Andreas Schweigstill <andreas_at_schweigstill.de> wrote on 01/27/2009
> Petra Margaritoff schrieb:
> > We have a similar issue: We would like to place "labels" or "tags"
> > on certain revisions of certain files in order to mark them as
> > "peer reviewed", "integration-tested" etc. Having done that it is
> > easy to check, whether all files of a revision have undergone the
> > required QA measures.
> For such purposes using custom Subversion properties can be a good
> solution. Properties won't be confused with normal tags or label
> and can also use their own "namespaces". And they can not only be
> used as a flag but they also can contain some more verbose information.
> Unfortunately Subversion itself currently doesn't support queries
> based on user defined propertiert, like
> svn export --with-property=my:prop1 --without-property=my:prop2
> But such things can be done very easily with some shellscripts.
User properties are file based, not revision based. This
would not work for identifying a specific revision of a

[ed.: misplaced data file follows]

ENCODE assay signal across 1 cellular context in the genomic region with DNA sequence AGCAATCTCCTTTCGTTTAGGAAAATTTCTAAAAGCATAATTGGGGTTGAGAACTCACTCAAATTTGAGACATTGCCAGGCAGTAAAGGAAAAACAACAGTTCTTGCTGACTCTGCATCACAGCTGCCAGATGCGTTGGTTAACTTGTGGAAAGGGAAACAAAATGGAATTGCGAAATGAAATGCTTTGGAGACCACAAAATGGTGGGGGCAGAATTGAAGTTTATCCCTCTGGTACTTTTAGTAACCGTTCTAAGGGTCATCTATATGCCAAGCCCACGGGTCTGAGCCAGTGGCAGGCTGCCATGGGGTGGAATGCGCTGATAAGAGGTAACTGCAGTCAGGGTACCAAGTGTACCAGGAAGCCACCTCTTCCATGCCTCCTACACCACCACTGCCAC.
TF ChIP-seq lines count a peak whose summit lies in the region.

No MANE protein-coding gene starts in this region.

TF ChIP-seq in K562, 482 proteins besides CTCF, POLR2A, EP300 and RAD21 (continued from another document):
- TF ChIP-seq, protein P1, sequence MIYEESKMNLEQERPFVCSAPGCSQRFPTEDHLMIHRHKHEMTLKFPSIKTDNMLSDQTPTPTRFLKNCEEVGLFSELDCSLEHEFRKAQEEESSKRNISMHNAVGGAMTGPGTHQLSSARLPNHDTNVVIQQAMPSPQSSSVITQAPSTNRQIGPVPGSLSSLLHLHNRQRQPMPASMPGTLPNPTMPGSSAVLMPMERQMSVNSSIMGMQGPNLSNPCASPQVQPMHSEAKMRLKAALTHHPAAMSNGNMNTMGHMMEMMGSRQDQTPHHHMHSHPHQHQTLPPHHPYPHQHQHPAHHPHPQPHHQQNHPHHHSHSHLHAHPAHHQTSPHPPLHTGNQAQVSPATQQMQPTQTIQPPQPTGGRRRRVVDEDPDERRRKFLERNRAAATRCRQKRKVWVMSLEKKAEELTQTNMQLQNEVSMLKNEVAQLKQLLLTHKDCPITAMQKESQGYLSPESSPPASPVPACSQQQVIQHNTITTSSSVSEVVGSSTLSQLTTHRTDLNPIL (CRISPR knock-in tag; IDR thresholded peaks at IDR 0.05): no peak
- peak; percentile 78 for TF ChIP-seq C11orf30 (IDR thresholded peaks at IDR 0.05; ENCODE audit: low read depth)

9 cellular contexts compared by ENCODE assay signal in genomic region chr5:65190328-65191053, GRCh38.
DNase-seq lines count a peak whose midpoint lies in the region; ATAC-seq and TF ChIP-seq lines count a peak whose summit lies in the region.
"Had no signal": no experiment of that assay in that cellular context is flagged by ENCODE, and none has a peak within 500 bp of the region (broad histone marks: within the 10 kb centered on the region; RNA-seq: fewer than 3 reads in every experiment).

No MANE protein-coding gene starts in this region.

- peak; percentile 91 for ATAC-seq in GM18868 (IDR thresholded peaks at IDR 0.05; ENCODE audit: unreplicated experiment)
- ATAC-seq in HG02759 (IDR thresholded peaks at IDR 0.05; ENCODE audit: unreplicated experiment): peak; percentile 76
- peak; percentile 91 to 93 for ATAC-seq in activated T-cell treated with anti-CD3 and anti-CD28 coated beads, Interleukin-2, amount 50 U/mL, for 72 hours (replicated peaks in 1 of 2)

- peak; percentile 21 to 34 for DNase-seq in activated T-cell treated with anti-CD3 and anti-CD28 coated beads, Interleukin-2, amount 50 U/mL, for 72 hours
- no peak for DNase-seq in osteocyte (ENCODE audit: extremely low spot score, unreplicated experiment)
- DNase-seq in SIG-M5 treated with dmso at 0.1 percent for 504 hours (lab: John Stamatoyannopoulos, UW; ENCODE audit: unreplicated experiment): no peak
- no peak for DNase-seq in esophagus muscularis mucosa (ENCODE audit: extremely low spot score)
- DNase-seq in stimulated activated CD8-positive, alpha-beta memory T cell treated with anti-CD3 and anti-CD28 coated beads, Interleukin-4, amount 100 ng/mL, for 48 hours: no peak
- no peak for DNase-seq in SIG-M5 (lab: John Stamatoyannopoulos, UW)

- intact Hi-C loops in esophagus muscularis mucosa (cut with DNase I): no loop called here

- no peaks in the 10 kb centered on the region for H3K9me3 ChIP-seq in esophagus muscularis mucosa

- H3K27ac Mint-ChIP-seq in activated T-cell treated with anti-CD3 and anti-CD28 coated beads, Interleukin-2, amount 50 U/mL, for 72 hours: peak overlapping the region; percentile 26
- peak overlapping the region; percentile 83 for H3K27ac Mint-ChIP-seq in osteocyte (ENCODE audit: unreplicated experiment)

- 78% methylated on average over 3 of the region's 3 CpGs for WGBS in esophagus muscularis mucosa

file as "peer-reviewed". revision properties can apply to
multiple files, so they won't work unless your scripts are
smart enough to handle that appropriately.
Using properties would also make it difficult to create
a working copy of the files with the specific property.
We were originally going to write some utilities to help
the user delete and recopy files from one branch to another.
(To simulate moving labels)
However, we just recently noticed this will change
the "last changed revision number" when used for
individual files. (Copying folders works fine,
since the last changed revision of the files it
contains are not updated.) This makes it inappropriate
for flagging peer-reviews, since we use the
files last changed revision number as identification
to indicate when a peer review is needed. (Adding
the "peer-reviewed" property would also change this number)
NOTE: Our internal peer review tool tracks this information
outside of Subversion in it's own database, which is
probably a "better" way to do this. However, it makes
it more difficult for the user to see what has been
reviewed outside of the peer-review tool if they
are used to looking at traditional CM labels for this
Another option is to (abuse) v1.6 file level externals and
create scripts to manage these properties to simulate
labels... You can then easily "checkout" the current
peer-reviewed files into a working copy and you can
easily update individual files in this directory by
manipulating the file level external properties without
affecting the last changed revision number.
This biggest problem with externals is that tools like
TortoiseSVN don't show externals via the repo-browser
interface, so it is difficult to see the contents of
the "label" without first checking it out or creating
some special viewer tool.
Received on 2009-01-27 19:12:59 CET